Monday, September 24, 2007

The 700 Club

Sheldon Wild Horses
In May 2007, the Sheldon Hart National Wildlife Refuge located in Northern Nevada estimated that 1,500 wild horses were roaming the Refuge.

The May assessment reported severe overpopulation was destroying fragile ecosystems, threatening wildlife, creating hazards to motorists, and their sheer numbers had created a crisis of epic proportions that demanded immediate resolution through the removal of hundreds of wild horses.

Then came the lawsuit filed by In Defense of Animals against U.S. Fish & Wildlife Service that was based on the Services failure to provide any current information, pertinent scientific data, accurate reports, follow established laws, procedures, or to consider any reasonable alternatives within their “management plans”.

The Service presented one option and one option only – the wild horses and burros must be removed to dangerously low numbers before they completed any serious environmental evaluations in their development of the new management plan currently being drafted.

This is not the first time U.S. Fish & Wildlife has been sued for these very same violations and courts have remanded them before for attempting to pass off unsupported and unsubstantiated opinions as legitimate science.

After the lawsuit was filed, a new population census was done and low and behold, it is now believed that merely 800 wild horses and 90 burros inhabit the Refuge – a loss of 700 wild horses.

The Service theorizes that the 700 wild horses migrated outside Refuge boundaries over the winter and due to the completion of long over due fence maintenance, were unable to migrate back during the spring. If this theory is correct, the Service states that these horses will now be managed by BLM under the Wild Free Roaming Horse & Burro Act but at this time, it is currently unclear which BLM Herd Management Area the Sheldon horses may have ended up in.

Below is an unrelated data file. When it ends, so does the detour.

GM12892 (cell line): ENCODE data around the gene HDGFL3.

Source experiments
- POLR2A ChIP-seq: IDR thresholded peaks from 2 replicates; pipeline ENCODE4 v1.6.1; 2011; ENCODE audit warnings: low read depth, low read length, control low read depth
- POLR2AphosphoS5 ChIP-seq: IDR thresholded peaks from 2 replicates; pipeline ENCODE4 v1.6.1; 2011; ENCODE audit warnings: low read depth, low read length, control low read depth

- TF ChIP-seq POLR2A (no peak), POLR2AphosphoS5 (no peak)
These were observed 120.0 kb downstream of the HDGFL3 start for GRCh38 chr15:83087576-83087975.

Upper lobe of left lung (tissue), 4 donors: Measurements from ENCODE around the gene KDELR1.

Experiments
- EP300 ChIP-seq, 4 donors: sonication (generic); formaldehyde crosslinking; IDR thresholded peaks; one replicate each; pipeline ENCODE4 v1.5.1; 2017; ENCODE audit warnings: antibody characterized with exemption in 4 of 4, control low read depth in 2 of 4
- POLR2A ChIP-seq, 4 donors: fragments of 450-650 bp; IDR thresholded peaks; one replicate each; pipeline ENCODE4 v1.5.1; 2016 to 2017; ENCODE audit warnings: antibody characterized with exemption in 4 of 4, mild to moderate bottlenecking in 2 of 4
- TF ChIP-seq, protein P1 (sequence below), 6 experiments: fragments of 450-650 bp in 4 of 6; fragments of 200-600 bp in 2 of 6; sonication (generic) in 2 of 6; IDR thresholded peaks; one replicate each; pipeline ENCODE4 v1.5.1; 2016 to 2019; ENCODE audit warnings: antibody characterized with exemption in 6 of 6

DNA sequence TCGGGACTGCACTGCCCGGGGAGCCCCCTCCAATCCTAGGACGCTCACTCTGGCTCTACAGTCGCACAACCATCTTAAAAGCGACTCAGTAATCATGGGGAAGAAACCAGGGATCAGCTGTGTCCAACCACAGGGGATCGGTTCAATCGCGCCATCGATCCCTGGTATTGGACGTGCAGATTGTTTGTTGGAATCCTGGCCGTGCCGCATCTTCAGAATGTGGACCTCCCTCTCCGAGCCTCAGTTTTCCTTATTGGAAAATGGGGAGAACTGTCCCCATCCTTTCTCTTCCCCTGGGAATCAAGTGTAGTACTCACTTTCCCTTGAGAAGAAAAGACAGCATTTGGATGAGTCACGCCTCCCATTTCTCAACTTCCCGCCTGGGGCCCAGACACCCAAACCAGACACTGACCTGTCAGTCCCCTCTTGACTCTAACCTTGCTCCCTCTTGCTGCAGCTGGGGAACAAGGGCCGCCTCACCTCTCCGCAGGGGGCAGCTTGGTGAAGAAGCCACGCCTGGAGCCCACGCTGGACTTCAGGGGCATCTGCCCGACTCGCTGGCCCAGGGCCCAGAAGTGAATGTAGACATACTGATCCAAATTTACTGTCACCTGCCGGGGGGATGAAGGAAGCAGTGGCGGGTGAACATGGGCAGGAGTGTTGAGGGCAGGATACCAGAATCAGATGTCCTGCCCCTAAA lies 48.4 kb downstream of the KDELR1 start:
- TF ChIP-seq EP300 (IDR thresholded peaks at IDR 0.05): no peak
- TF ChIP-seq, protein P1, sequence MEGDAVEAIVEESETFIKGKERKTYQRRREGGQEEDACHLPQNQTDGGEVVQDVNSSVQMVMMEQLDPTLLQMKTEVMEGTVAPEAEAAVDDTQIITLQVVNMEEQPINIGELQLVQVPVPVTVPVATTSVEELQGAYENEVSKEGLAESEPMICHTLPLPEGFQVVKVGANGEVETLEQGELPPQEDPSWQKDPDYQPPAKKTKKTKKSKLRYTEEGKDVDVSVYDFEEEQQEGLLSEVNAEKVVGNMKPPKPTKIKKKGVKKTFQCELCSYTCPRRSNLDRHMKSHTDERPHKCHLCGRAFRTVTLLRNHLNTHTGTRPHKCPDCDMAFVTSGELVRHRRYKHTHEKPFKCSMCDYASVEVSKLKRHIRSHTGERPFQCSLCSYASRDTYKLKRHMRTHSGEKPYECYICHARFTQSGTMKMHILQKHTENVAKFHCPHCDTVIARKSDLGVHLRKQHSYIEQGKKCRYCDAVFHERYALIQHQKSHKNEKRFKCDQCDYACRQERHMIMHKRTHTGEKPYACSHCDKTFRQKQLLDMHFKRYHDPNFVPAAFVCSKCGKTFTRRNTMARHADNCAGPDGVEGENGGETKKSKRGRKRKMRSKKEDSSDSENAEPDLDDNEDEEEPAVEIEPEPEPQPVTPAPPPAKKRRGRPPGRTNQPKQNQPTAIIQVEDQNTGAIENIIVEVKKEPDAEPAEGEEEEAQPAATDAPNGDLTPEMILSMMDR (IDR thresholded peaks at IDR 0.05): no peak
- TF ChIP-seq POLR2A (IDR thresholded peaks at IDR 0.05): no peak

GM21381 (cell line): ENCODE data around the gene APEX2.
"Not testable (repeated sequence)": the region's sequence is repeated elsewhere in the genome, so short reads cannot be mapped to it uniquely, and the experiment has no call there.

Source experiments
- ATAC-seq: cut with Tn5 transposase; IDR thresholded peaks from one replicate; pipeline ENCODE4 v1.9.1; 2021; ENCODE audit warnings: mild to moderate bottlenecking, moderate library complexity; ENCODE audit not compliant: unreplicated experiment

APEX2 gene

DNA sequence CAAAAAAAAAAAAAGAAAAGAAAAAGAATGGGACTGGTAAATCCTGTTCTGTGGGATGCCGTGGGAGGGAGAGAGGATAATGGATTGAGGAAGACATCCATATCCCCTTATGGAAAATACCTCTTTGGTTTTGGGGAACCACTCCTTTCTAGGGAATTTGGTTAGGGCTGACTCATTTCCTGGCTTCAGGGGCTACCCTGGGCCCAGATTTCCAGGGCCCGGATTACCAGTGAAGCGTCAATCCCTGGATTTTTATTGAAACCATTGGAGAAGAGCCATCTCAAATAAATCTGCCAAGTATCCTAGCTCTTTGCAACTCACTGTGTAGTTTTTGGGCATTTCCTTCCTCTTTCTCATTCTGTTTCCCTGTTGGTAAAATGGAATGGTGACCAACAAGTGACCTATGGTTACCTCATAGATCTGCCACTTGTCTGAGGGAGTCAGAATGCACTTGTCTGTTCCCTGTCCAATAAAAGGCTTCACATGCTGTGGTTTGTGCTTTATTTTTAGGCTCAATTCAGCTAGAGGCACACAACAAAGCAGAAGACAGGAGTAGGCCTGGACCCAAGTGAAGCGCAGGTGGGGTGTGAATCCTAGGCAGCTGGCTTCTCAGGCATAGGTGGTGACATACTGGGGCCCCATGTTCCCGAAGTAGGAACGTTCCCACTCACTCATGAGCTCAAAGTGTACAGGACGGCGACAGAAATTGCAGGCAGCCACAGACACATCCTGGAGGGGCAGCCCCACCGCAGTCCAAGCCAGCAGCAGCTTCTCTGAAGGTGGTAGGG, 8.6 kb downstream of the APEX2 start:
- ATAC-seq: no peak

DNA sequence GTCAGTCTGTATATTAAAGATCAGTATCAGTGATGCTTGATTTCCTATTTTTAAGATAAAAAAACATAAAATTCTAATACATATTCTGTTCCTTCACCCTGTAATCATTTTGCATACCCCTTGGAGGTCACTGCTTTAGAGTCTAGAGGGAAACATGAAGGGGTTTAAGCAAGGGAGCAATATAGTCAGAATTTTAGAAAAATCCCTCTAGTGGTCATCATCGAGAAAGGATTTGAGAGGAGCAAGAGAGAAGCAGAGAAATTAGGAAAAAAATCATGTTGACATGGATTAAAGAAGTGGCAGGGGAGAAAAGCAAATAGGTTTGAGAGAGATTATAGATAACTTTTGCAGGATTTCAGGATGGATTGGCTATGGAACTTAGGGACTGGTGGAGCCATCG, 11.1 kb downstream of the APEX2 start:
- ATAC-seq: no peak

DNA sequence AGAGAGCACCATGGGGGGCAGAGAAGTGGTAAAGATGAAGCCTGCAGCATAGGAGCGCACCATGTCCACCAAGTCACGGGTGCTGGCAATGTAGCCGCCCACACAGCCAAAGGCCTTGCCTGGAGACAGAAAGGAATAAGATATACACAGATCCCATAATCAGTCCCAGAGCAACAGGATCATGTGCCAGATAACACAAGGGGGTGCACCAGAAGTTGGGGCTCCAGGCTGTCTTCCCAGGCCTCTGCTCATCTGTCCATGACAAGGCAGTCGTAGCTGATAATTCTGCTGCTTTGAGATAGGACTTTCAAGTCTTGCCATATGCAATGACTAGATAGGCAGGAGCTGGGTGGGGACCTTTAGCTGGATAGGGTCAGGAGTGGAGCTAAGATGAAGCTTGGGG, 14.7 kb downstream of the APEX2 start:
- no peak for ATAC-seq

The Service also stated that this is the first recorded incident of this possible migratory pattern, which leave us all wondering -

Just what it is they “monitor” when they report on Refuge conditions?

Jackson Mountain Wild Horses
A little over 700 more wild horses were recently removed than was originally projected in the BLM managed Jackson Mountain HMA, bringing the grand total of removals to 990 wild horses. BLMs Preliminary EA estimated only about 250 Jackson Mountain wild horses would need to be removed but a new aerial census conducted in June of 2007 revealed the population was much, much higher than previously believed.

BLM attributes the unexpectedly high population levels to wild horses that were driven outside the Jackson Mountain HMA during the February 2003 removals. It is believed that once the removal operations were complete, the wild horses again resumed residence within the HMA boundaries.

Kind of makes you wonder how far “outside” the HMA boundaries outside really was?

Photo of Sheldon National Wildlife Refuge Wild Horses taken from May 2007 Environmental Assessment and credited to U.S. Fish & Wildlife Service.

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